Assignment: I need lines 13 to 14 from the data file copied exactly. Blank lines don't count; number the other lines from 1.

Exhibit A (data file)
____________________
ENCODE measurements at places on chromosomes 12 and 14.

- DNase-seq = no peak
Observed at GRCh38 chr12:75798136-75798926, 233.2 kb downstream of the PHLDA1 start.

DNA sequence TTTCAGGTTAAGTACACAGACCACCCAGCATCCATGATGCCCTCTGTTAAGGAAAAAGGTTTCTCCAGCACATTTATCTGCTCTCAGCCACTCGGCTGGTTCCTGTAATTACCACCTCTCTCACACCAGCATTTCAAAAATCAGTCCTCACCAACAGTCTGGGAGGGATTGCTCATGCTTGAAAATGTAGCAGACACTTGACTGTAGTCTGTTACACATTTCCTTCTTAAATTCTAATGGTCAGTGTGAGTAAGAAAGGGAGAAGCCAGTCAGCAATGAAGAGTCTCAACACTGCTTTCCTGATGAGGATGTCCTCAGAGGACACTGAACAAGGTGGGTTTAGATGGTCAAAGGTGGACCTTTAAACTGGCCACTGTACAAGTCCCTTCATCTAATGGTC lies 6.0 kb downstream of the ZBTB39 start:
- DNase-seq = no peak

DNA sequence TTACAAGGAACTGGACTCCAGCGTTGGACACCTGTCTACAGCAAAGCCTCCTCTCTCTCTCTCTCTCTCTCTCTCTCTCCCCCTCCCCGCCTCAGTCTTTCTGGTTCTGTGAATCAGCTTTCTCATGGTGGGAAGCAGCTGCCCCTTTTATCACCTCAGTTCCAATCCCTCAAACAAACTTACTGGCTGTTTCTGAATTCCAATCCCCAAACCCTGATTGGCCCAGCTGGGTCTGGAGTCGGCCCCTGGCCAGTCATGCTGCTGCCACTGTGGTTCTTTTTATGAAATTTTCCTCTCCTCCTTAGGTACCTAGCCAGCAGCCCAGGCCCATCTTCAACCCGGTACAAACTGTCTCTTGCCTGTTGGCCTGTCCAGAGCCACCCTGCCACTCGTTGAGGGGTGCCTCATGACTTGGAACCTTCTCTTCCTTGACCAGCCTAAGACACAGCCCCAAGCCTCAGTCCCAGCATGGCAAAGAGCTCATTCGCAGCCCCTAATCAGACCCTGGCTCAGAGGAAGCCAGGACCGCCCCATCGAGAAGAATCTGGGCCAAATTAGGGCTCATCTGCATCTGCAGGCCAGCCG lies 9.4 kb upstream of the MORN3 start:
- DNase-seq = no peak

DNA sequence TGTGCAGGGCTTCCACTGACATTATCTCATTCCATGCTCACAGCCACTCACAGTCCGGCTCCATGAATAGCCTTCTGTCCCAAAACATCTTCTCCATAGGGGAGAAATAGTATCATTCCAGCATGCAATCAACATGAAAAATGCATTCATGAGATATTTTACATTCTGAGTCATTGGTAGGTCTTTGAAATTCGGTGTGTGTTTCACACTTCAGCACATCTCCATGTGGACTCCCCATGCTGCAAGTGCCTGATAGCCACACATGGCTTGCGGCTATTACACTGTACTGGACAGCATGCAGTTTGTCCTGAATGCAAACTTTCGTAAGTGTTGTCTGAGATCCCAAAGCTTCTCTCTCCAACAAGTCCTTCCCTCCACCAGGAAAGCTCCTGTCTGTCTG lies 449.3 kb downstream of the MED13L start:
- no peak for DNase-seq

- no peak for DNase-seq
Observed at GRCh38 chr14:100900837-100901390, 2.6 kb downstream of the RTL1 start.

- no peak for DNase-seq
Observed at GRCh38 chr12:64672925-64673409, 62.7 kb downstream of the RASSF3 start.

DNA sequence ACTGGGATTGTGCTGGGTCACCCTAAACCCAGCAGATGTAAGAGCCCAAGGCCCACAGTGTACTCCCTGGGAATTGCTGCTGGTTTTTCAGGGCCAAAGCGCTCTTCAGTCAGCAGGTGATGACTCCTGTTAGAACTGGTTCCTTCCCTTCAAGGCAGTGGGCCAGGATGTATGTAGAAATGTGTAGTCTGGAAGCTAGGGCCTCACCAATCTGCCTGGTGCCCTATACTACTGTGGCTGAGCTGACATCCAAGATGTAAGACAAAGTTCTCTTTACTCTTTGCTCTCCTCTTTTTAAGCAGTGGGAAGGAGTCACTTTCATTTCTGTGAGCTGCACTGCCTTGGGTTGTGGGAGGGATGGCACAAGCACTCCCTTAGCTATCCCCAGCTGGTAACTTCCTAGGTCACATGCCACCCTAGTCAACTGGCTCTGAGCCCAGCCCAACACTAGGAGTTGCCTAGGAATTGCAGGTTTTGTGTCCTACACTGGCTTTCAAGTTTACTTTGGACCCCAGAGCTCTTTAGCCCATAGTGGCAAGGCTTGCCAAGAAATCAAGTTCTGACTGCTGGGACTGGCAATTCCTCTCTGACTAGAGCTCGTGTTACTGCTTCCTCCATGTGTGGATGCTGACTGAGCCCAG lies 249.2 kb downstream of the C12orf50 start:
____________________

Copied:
Observed at GRCh38 chr12:64672925-64673409, 62.7 kb downstream of the RASSF3 start.

DNA sequence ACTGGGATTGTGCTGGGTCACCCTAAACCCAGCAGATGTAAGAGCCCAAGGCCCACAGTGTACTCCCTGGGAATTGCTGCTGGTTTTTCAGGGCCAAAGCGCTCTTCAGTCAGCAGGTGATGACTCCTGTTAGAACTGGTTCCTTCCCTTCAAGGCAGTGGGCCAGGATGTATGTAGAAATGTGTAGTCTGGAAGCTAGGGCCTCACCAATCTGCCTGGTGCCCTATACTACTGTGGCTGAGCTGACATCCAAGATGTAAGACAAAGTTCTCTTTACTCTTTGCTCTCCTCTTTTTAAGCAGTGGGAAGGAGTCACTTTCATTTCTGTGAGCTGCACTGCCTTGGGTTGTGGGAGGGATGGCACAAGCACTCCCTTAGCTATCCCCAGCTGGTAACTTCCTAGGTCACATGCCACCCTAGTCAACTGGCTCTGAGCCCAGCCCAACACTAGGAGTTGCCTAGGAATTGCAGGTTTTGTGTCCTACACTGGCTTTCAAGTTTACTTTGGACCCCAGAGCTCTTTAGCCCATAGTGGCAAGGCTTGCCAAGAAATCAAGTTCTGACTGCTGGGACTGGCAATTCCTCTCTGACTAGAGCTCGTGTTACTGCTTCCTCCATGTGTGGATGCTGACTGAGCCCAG lies 249.2 kb downstream of the C12orf50 start: